A study done in Valencia, Spain, measured the amount of sunlight necessary to produce a sufficient amount of vitamin D in those with lighter skin. (Valencia is about the same latitude as Kansas City, Missouri.) The researchers took into account the amount of clothing and the season of the year. In spring and summer, 25 percent of the body (the hands, face, neck and arms) is exposed to the sun, and in these seasons, about 8 to 10 minutes of sun exposure at noon produces the recommended amount of vitamin D. In the winter, only 10 percent of the body is exposed, and nearly 2 hours of sun exposure at noon is needed to produce a sufficient amount of vitamin D.

Another study compared the geographic extremes of Miami and Boston. Researchers studied people who tanned well, but who still burned when exposed to sun. In the summer in Miami — with 25 percent of the body exposed to the sun — a person would need only 3 minutes of sun exposure to make a sufficient amount of vitamin D. That same person — when placed in Boston in the winter — would need 23 minutes at noon to produce enough vitamin D.  

Then again, Boston in the winter is really cold, so you would probably have only 5 percent or less of your body exposed to the sun. Thus, 23 minutes in the sun in Boston would need to be stretched to more than 2 hours in order to ensure sufficient sun exposure. In addition, if you have darker skin pigment, the time needed to produce sufficient vitamin D would be even longer.

As for sunscreen, it can decrease the formation of vitamin D3 by the skin, but again there are many variables, such as how much of your body has sunscreen, how thick the layer of sunscreen and the level of SPF. There is a balance — a Goldilocks zone — between sufficient sun exposure to make vitamin D3 and the risk of getting skin cancer.

Lastly, because our fat cells can store vitamin D for months, you don’t need to worry if there are days when you don’t get enough sun exposure. You’ll still be safe from the detrimental bone effects of low vitamin D if you get enough sun other days. So take some time to be outside.

 

Food for thought: Your diet and cancer

 

diet-and-cancer-grocery-shopping-620.jpg

 

What, if anything, can we do in our own personal lives to possibly hold cancer at bay? Martha Teichner has some food for thought: 

 

Chef Eric Levine’s “Eureka!” moment about healthy food came with his fifth cancer. Yes, he’s beaten cancer five times.

That moment came on the best and worst day of his life. Hours after chemotherapy and radiation, barely able even to stand up, he competed on the Food Network show, “Chopped.”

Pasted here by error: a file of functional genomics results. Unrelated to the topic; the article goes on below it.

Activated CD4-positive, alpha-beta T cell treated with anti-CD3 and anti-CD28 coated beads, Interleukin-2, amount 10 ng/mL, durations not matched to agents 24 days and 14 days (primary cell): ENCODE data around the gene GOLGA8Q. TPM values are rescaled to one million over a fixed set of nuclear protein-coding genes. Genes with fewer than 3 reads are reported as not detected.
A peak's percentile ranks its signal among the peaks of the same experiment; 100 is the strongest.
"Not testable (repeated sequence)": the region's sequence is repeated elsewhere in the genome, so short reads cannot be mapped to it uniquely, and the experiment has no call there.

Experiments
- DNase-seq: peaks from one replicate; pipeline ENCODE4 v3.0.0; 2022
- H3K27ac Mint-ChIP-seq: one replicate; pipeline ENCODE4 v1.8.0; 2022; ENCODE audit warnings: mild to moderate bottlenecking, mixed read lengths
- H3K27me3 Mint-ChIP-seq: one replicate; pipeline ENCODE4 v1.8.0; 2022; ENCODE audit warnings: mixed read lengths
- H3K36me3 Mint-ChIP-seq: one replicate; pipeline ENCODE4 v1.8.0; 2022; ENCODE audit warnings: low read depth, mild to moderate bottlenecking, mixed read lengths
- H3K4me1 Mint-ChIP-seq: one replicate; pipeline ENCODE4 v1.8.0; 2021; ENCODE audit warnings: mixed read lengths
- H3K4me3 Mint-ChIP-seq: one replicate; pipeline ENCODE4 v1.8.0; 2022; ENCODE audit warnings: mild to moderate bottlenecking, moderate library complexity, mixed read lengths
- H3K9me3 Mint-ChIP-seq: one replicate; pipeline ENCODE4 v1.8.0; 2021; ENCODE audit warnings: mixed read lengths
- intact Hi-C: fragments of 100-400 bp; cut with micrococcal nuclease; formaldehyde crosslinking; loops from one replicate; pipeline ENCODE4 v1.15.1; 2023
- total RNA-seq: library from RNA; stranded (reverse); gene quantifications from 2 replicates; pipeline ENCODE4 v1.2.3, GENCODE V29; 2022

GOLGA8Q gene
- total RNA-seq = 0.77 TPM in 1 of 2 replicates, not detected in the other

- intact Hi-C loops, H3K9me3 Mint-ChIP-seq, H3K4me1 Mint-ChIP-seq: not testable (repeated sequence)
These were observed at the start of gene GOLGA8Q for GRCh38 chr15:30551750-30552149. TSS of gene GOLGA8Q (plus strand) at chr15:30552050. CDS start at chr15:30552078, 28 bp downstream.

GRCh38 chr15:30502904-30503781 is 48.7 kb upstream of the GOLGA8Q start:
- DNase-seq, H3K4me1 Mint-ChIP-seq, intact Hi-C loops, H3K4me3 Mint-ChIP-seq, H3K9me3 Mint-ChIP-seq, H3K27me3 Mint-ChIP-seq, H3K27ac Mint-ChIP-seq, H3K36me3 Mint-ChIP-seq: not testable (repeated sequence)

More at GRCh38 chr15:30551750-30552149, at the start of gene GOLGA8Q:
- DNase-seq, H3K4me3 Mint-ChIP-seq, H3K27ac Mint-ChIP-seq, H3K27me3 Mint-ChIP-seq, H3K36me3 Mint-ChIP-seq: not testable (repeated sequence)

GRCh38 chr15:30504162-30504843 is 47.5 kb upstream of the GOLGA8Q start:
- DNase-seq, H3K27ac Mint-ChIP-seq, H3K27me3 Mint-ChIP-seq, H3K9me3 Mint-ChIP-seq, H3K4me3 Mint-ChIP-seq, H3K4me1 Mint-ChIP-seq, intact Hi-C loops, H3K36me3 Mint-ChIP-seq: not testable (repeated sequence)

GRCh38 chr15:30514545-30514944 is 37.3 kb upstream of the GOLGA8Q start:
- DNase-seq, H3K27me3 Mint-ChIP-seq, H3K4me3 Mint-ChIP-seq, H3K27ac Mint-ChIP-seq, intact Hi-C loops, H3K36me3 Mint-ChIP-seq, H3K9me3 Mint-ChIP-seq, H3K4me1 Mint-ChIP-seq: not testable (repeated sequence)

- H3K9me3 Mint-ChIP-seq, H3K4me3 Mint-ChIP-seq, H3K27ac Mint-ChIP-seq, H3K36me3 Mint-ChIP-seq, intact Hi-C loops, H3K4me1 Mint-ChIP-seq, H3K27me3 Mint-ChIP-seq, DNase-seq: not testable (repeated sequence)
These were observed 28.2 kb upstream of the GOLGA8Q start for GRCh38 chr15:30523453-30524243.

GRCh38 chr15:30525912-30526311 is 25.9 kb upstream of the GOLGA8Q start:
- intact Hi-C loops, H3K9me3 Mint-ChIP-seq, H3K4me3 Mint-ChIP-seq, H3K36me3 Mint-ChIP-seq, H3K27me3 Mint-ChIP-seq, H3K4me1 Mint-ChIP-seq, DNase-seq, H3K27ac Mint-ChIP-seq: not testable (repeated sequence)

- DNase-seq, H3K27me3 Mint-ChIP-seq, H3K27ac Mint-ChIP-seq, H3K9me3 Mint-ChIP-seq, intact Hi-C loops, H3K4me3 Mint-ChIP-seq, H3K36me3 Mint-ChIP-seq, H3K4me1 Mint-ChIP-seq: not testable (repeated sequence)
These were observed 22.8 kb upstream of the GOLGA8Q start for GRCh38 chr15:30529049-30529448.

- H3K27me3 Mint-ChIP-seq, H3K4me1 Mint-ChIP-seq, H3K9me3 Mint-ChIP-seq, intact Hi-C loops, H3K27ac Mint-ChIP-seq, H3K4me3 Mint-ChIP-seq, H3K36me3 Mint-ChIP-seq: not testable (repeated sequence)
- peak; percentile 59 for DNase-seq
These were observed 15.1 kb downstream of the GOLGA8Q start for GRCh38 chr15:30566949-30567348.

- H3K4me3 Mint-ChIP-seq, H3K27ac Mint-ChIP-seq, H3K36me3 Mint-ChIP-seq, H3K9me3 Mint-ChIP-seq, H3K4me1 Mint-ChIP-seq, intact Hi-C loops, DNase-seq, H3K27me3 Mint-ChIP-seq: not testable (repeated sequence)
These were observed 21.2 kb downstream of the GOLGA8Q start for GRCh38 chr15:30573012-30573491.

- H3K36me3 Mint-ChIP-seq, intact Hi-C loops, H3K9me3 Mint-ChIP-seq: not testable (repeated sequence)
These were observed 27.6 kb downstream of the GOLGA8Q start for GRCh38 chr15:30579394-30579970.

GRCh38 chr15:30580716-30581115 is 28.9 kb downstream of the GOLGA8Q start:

“In the middle of it I had that, like, moment of clarity where I thought, ‘You know what? I could win this competition, and I could beat cancer,’” he told Teichner.

He did win. But his doctor told him, change the way you eat -- or die. So far he’s lost 65 pounds.

“So the relationship of food to health and wellness, it’s massive. I didn’t get it,” he said.

Now he wants everybody to get it. He sneaks healthy dishes like a stuffed acorn squash onto the menu at his N.J. restaurant.

“When things are jammed down your throat, people resist,” Levine said.

What cancer patients eat matters. Mary-Eve Brown, an oncology dietician at Johns Hopkins University in Baltimore, told Teichner, “It’s been reported that two out of three people, when they show up for that very first oncology appointment for treatment, are already suffering nutritionally -- they’re undernourished or malnourished.”

One patient, Jack Appelfeld, had about a quarter of a cup of chicken noodle soup. It went, as he put it, “terrible.” Because he was so malnourished, Appelfeld’s chemotherapy session had to be cancelled. 

“Any time that we hold treatment, that has impact on survival,” said Brown. 

“That’s how powerful nutrition is during your cancer treatment.”Badly enough that Appelfeld’s scheduled chemotherapy had to be cancelled.

So, is there evidence that food can actually cause cancer?

“There’s a relationship between high-fat meats and certain types of gut cancers,” said Brown. “There’s even a bigger body of evidence about obesity and cancer, female cancers, pancreas cancer.”

Dr. Margaret Cuomo has produced a documentary and a companion book, both called “A World Without Cancer.” 

Teichner took a spin around Dr. Cuomo’s local supermarket on Long Island. Her advice: Eat the rainbow. “We want to eat a variety of colorful vegetables and fruits,” Dr. Cuomo said. “The anti-oxidants and anti-inflammatory qualities of the vegetables and fruits we’re seeing here today are those elements that are going to help us reduce the risk for cancer, diabetes and other diseases.”